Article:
Insurers demand key role in climate adaptationCoalition of insurance firms issue statement urging governments to supportpublic-private initiatives designed to accelerate rollout of climate-relatedinsurance policiesBusinessGreen.com Staff, 07 Sep 2010Over 100 of the world's leading insurance companies joined forces yesterday to urge worldleaders to draw on the industry's expertise to shape climate adaptation policies for developingcountries being worked on as part of the UN's climate change negotiations.The Prince of Wales's ClimateWise insurance industry group, the Geneva Association thinktank, UN Environment Programme Finance Initiative (UNEP FI) and Munich Climate InsuranceInitiative, which together represent the world's leading insurance and risk management firms,co-ordinated the joint statement calling on governments to better support proven insurancemechanisms for tackling climate change risks.The four-page statement, which was released on the eve of the British government's CapitalMarkets Climate Initiative conference in London, argues that public-private initiatives wouldallow insurers to extend climate-related policies to developing economies that would help themto manage the risks posed by extreme weather events.Specifically it calls on governments to formally acknowledge the role of the insurance industry inthe on-going UN climate change negotiations and deliver funding and regulatory frameworksthat enable the wider rollout of climate-related insurance products.Andrew Torrance, chairman of ClimateWise and chief executive of Allianz Insurance, said that itwas in governments' own interests to utilise the risk management skills found in the insuranceindustry."With climatic disasters inflicting more and more damage, the increasing reliance ofgovernments on foreign aid alone is unsustainable," he said. "As the global climate continues towarm, we have to find new ways to protect people and economies from the impacts of extremeweather, particularly those who are most vulnerable. Insurers have much to offer, but thispotential can only be leveraged through a partnership approach with governments."His comments were echoed by Achim Steiner, UNEP Executive Director, who urgedgovernments to enter into partnership with the industry in order to support wider trials of microinsurance and climate insurance schemes."The insurance industry is making it clear: it has the expertise and the creative solutions toassist vulnerable countries and communities manage the risks of climate change," he said. "Butit is a partnership that works both ways. Governments need to act on this opportunity andharness this reservoir of risk assessment skills."14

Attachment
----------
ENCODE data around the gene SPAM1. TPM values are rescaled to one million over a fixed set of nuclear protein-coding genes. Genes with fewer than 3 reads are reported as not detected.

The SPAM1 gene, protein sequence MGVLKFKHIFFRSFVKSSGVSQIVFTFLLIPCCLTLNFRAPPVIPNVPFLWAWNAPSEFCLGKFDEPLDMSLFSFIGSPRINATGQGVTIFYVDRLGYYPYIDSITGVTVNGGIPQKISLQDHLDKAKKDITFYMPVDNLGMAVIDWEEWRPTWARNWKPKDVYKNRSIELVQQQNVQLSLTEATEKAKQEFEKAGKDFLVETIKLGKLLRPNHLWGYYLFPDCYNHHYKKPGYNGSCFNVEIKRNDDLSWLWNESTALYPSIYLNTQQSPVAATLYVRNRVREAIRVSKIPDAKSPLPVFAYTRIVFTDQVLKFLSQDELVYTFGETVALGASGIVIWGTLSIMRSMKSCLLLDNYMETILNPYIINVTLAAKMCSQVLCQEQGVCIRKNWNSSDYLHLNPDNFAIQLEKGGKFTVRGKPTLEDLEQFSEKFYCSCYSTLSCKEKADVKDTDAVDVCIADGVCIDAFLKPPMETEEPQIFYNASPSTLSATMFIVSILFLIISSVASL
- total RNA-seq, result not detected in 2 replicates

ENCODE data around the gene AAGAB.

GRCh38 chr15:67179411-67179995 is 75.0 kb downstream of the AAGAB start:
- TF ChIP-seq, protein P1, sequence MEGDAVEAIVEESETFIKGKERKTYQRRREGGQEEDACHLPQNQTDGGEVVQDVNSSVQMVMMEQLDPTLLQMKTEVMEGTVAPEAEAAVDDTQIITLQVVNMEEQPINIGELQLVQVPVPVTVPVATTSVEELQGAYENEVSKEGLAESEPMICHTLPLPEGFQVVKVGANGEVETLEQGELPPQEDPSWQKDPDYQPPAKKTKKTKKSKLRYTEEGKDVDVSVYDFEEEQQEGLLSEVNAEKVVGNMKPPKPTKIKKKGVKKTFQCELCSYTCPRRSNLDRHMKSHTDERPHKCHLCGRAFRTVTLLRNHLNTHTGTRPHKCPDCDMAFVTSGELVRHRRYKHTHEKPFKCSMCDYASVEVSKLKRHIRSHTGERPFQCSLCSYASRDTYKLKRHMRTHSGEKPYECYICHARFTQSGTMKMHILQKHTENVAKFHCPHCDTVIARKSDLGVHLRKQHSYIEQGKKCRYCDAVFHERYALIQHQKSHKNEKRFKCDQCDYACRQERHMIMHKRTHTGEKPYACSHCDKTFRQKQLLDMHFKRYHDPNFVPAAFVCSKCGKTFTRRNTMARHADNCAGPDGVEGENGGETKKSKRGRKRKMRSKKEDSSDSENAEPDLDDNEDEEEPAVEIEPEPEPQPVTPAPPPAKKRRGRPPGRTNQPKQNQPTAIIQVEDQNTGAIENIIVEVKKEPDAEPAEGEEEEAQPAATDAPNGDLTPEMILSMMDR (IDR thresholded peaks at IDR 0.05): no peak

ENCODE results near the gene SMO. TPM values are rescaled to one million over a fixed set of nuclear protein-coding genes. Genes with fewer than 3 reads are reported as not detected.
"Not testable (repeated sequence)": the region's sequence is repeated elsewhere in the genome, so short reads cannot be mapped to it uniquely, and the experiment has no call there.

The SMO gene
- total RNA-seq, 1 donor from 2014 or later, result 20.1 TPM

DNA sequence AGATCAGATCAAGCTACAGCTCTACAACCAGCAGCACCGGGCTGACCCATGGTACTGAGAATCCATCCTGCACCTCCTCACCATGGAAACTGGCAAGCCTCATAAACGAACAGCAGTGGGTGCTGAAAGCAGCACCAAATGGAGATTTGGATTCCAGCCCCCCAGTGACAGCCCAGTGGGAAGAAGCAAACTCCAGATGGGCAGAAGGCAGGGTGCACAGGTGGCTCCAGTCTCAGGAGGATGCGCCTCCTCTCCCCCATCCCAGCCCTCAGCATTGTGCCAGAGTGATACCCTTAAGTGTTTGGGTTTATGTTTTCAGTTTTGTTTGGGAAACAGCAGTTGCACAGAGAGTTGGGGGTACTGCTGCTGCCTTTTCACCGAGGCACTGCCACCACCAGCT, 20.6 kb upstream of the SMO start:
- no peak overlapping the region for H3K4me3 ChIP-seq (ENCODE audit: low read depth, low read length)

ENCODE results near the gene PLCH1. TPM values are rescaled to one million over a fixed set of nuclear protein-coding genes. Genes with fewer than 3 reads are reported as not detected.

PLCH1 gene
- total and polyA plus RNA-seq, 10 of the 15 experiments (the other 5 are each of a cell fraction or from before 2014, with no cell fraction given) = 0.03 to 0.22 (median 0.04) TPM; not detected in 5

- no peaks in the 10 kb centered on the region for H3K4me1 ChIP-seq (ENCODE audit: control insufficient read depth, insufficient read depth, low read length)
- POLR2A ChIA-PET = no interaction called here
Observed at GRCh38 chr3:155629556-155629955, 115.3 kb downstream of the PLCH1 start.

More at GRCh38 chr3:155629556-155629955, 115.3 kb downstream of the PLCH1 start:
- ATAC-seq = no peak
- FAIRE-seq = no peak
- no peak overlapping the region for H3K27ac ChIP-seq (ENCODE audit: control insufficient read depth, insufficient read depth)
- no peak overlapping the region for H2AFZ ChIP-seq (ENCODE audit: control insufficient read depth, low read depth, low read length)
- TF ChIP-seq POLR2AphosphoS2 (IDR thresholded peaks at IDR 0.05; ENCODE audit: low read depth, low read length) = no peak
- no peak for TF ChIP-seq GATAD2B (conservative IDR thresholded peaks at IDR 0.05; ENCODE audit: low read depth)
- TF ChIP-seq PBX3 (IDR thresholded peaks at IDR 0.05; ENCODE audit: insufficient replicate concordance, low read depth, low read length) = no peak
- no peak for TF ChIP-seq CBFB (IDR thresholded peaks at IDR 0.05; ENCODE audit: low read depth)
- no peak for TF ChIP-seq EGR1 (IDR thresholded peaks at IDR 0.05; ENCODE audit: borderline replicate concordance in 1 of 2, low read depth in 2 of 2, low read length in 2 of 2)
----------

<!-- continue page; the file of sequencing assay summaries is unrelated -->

Allianz UK - Over 100 insurers call for greater action to adapt thedeveloping world to climate change7 September 2010Four initiatives representing more than 100 leading international insurance companies are todaycalling on governments worldwide to harness risk management techniques and insuranceexpertise to help the developing world adapt to climate changeThe initiatives will present a statement aimed at world leaders and negotiators of the UnitedNations Framework Convention on Climate Change (UNFCCC) at a press conference to beheld in Lloyd’s of London.The statement will highlight how governments can unlock significant potential to increase theprotection and reduce the vulnerability of developing world populations and economies fromnatural disasters through better risk management and by enabling insurance-type approaches.The four groups launching the statement today, on the eve of an international, low-carboninvestment conference convened by the UK government, are ClimateWise, The GenevaAssociation, the Munich Climate Insurance Initiative (MCII) and the United NationsEnvironment Programme Finance Initiative (UNEP FI).The recent floods in Pakistan, China and Niger are a timely reminder that the world must adaptto become more resilient to the long-lasting and significant changes in climatic conditions beingexperienced across the world. These changes are likely to have the most damaging impacts onthe developing world, where even small economic losses can have long-term effects ondevelopment, and where human health is generally less robust.In the past three decades, direct global economic losses for all types of natural catastropheshave averaged 90 billion US dollars per year, with 78 percent of those natural catastrophesbeing weather- related. Meanwhile, 85 percent of deaths associated with all naturalcatastrophes over that timescale have occurred in developing countries (Munich Re, 2010).There is enormous potential to be derived from a partnership-based approach to tackling theclimatic risks faced by people and governments around the world. Indeed, several communitiesaffected by climate change are already benefiting from projects that improve risk managementand feature insurance elements.Over 4,500 Mongolian herders covered by a public-private index-insurance scheme arecurrently receiving indemnity payments totaling around 1.4 million US dollars for cattle mortalitylosses caused by a particularly harsh winter.And in September 2008, the Caribbean Catastrophe Risk Insurance Facility (CCRIF) - a publicprivatepartnership - paid 6.3 million US dollars to the Turks and Caicos Islands after GrandTurk was hit by Hurricane Ike.The statement launched today underscores the view that risk management mechanisms arecurrently falling considerably short of their potential in delivering resilience benefits to thedeveloping world. The insurance initiatives are therefore calling on governments to:Implement risk reduction measures already agreed at the 2005 World Conference on DisasterReduction15